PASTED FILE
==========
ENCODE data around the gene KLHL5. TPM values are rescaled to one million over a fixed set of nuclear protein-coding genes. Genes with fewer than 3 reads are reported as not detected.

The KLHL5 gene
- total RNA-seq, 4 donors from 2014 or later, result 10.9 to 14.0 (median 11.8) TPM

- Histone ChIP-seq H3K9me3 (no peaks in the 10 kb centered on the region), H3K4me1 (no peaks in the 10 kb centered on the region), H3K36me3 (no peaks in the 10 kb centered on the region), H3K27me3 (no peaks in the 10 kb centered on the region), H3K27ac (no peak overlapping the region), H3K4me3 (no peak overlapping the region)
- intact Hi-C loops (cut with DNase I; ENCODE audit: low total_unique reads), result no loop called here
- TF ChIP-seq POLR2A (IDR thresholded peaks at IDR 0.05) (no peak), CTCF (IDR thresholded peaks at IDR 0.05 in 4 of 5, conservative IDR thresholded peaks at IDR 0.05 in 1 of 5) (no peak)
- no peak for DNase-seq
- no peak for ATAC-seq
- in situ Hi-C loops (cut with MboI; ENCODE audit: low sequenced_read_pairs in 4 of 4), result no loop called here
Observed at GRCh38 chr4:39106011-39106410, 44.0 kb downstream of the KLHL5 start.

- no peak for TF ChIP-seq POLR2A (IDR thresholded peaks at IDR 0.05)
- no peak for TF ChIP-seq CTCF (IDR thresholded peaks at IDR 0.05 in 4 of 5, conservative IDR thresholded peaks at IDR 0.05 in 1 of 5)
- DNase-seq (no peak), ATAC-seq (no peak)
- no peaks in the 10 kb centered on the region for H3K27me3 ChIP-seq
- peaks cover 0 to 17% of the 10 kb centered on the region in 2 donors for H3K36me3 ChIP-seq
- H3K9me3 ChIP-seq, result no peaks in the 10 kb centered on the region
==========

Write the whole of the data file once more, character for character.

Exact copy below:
ENCODE data around the gene KLHL5. TPM values are rescaled to one million over a fixed set of nuclear protein-coding genes. Genes with fewer than 3 reads are reported as not detected.

The KLHL5 gene
- total RNA-seq, 4 donors from 2014 or later, result 10.9 to 14.0 (median 11.8) TPM

- Histone ChIP-seq H3K9me3 (no peaks in the 10 kb centered on the region), H3K4me1 (no peaks in the 10 kb centered on the region), H3K36me3 (no peaks in the 10 kb centered on the region), H3K27me3 (no peaks in the 10 kb centered on the region), H3K27ac (no peak overlapping the region), H3K4me3 (no peak overlapping the region)
- intact Hi-C loops (cut with DNase I; ENCODE audit: low total_unique reads), result no loop called here
- TF ChIP-seq POLR2A (IDR thresholded peaks at IDR 0.05) (no peak), CTCF (IDR thresholded peaks at IDR 0.05 in 4 of 5, conservative IDR thresholded peaks at IDR 0.05 in 1 of 5) (no peak)
- no peak for DNase-seq
- no peak for ATAC-seq
- in situ Hi-C loops (cut with MboI; ENCODE audit: low sequenced_read_pairs in 4 of 4), result no loop called here
Observed at GRCh38 chr4:39106011-39106410, 44.0 kb downstream of the KLHL5 start.

- no peak for TF ChIP-seq POLR2A (IDR thresholded peaks at IDR 0.05)
- no peak for TF ChIP-seq CTCF (IDR thresholded peaks at IDR 0.05 in 4 of 5, conservative IDR thresholded peaks at IDR 0.05 in 1 of 5)
- DNase-seq (no peak), ATAC-seq (no peak)
- no peaks in the 10 kb centered on the region for H3K27me3 ChIP-seq
- peaks cover 0 to 17% of the 10 kb centered on the region in 2 donors for H3K36me3 ChIP-seq
- H3K9me3 ChIP-seq, result no peaks in the 10 kb centered on the region